Dying Joan Ames meets criminal Dan Hardesty on a luxury liner as he is being transported back to America by policeman Steve Burke to face execution. Joan and Dan fall in love, their fates unbeknownst to one another.
Idealistic attorney Anton Adam makes headlines when he successfully prosecutes a prominent New York racketeer named Gilmurry. Adam's sudden renown attracts the attention of high-profile ... See full summary »
On a quick trip to the city, young university professor Peter Morgan falls in love with nightclub performer Francey Brent and marries her after a whirlwind romance. But when he goes back ... See full summary »
Suave Dan Hardesty, a convicted murderer, is apprehended by Steve Burke, a police detective, in Hong Kong and accompanied on the SS Maloa headed for San Francisco. On board, Dan romances Joan Ames, a terminally ill socialite. She is unaware that his ultimate destination is San Quentin. Both realize that their time together is fleeting so they make a pact to meet at a Mexican night club on New Years Eve. When they part in San Francisco they know that the odds are against them. Written by
Gary Jackson <email@example.com>
"Lux Radio Theater" broadcast a 60 minute radio adaptation of the movie on March 6, 1939 with William Powell reprising his film role. See more »
When Dan and Steve fall off the cruise ship they are handcuffed together. But if you watch closely, as they hit the water, there appears to be no handcuffs and the two are separate. See more »
Hong Kong Bartender:
[mixing a very complex drink]
I haven't made one of these since the fourth of July. I was making one when the quake hit Frisco. Believe me friend, I wouldn't go to all this trouble for any of these foreigners. Uh, uh, gotta wait a minute to let the oil sink in. There you are partner, you can tell your grandchildren about that one.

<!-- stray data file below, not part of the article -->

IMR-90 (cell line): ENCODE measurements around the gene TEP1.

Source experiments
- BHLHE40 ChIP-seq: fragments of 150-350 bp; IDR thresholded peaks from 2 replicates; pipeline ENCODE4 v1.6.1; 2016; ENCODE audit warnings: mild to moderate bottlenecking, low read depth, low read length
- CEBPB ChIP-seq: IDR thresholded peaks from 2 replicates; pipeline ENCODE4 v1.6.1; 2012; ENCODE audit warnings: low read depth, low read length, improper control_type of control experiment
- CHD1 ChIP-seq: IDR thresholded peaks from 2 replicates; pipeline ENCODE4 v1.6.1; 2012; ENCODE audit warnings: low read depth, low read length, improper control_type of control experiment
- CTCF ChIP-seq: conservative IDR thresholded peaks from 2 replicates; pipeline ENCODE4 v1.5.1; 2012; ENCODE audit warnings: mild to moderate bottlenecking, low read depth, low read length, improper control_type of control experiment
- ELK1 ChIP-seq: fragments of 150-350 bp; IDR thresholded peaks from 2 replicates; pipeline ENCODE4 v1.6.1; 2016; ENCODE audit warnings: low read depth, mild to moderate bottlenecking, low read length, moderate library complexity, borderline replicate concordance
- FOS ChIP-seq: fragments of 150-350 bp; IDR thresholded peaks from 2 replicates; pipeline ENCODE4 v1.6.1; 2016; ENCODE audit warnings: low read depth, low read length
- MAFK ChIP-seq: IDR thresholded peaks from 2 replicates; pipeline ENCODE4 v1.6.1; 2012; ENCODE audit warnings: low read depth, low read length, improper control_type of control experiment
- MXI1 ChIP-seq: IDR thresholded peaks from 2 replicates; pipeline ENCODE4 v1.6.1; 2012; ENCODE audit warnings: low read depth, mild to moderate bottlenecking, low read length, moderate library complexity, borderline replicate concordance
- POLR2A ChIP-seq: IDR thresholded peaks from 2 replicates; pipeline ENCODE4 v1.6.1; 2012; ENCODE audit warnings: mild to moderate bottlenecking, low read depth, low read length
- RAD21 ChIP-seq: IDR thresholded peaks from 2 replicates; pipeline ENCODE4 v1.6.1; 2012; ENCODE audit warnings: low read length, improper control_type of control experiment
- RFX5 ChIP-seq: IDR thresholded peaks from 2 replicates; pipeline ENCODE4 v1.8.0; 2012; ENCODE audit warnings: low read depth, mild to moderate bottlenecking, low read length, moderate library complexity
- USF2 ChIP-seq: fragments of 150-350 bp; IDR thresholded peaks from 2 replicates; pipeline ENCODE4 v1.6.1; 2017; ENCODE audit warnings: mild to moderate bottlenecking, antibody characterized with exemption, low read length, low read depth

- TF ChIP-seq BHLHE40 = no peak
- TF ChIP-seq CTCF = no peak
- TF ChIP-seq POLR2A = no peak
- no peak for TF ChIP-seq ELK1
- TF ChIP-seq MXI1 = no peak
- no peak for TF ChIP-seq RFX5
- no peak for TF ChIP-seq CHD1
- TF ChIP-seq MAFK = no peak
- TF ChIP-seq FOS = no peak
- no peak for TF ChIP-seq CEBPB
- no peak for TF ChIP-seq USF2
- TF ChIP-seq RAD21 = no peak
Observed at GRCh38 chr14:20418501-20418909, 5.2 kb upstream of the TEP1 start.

[before Dan can take a sip, the contents of the glass are knocked out of his hand by Joan backing into him]
Say what in the name of...
Why... I'm so sorry.
[...] See more »
This is likely the most underrated great romance picture of all time! The stars--William Powell and Kay Francis--are superb. The supporting players--Aline MacMahon, Franck McHugh, and Pat O'Brien--have never been better. The music score is a classic; the story a perfect gem. From the opening shot at a Far East bar, complete with a marvelous singing trio, to the final, heartbreaking moment, this film is the perfect 1930s concoction of great stars and a ridiculously silly plot made totally believable and palatable. Kay Francis was one of the top stars of the decade, and this is one of her best films; William Powell, also underrated, has never been more suave. Both deserved Oscar nominations for this great fiolm, as did MacMahon and McHugh for support (not a category for another few years). Kay Francis did everything during her reign as a top Warners star. It's amazing how she was able to go from fragile heroine to hard-edged woman and then throw in a comedy. A truly versatile and wonderful star rescued by TCM from obscurity. Sadly, neither Powell nor Francis would ever win an Oscar----Julia Roberts indeed!
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